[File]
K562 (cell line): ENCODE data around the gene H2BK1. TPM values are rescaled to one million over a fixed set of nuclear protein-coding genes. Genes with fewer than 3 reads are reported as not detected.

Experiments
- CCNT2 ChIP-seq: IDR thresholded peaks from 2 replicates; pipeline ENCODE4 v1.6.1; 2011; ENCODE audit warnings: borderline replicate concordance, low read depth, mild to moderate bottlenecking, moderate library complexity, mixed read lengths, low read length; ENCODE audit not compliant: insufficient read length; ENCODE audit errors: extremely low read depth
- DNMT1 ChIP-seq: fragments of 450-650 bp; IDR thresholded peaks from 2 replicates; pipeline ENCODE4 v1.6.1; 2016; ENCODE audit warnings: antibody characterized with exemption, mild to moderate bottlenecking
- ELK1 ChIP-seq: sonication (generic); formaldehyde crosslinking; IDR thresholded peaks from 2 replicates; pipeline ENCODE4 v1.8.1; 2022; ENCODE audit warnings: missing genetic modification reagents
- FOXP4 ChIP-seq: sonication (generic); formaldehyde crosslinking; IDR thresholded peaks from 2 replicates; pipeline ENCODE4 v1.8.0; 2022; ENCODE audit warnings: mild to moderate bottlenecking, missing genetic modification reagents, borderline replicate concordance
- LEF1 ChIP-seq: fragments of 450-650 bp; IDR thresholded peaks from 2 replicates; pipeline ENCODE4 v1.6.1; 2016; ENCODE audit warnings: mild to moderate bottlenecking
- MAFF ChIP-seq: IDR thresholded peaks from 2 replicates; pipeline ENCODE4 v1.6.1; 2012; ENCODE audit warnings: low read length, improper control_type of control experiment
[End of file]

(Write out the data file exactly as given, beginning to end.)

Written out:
K562 (cell line): ENCODE data around the gene H2BK1. TPM values are rescaled to one million over a fixed set of nuclear protein-coding genes. Genes with fewer than 3 reads are reported as not detected.

Experiments
- CCNT2 ChIP-seq: IDR thresholded peaks from 2 replicates; pipeline ENCODE4 v1.6.1; 2011; ENCODE audit warnings: borderline replicate concordance, low read depth, mild to moderate bottlenecking, moderate library complexity, mixed read lengths, low read length; ENCODE audit not compliant: insufficient read length; ENCODE audit errors: extremely low read depth
- DNMT1 ChIP-seq: fragments of 450-650 bp; IDR thresholded peaks from 2 replicates; pipeline ENCODE4 v1.6.1; 2016; ENCODE audit warnings: antibody characterized with exemption, mild to moderate bottlenecking
- ELK1 ChIP-seq: sonication (generic); formaldehyde crosslinking; IDR thresholded peaks from 2 replicates; pipeline ENCODE4 v1.8.1; 2022; ENCODE audit warnings: missing genetic modification reagents
- FOXP4 ChIP-seq: sonication (generic); formaldehyde crosslinking; IDR thresholded peaks from 2 replicates; pipeline ENCODE4 v1.8.0; 2022; ENCODE audit warnings: mild to moderate bottlenecking, missing genetic modification reagents, borderline replicate concordance
- LEF1 ChIP-seq: fragments of 450-650 bp; IDR thresholded peaks from 2 replicates; pipeline ENCODE4 v1.6.1; 2016; ENCODE audit warnings: mild to moderate bottlenecking
- MAFF ChIP-seq: IDR thresholded peaks from 2 replicates; pipeline ENCODE4 v1.6.1; 2012; ENCODE audit warnings: low read length, improper control_type of control experiment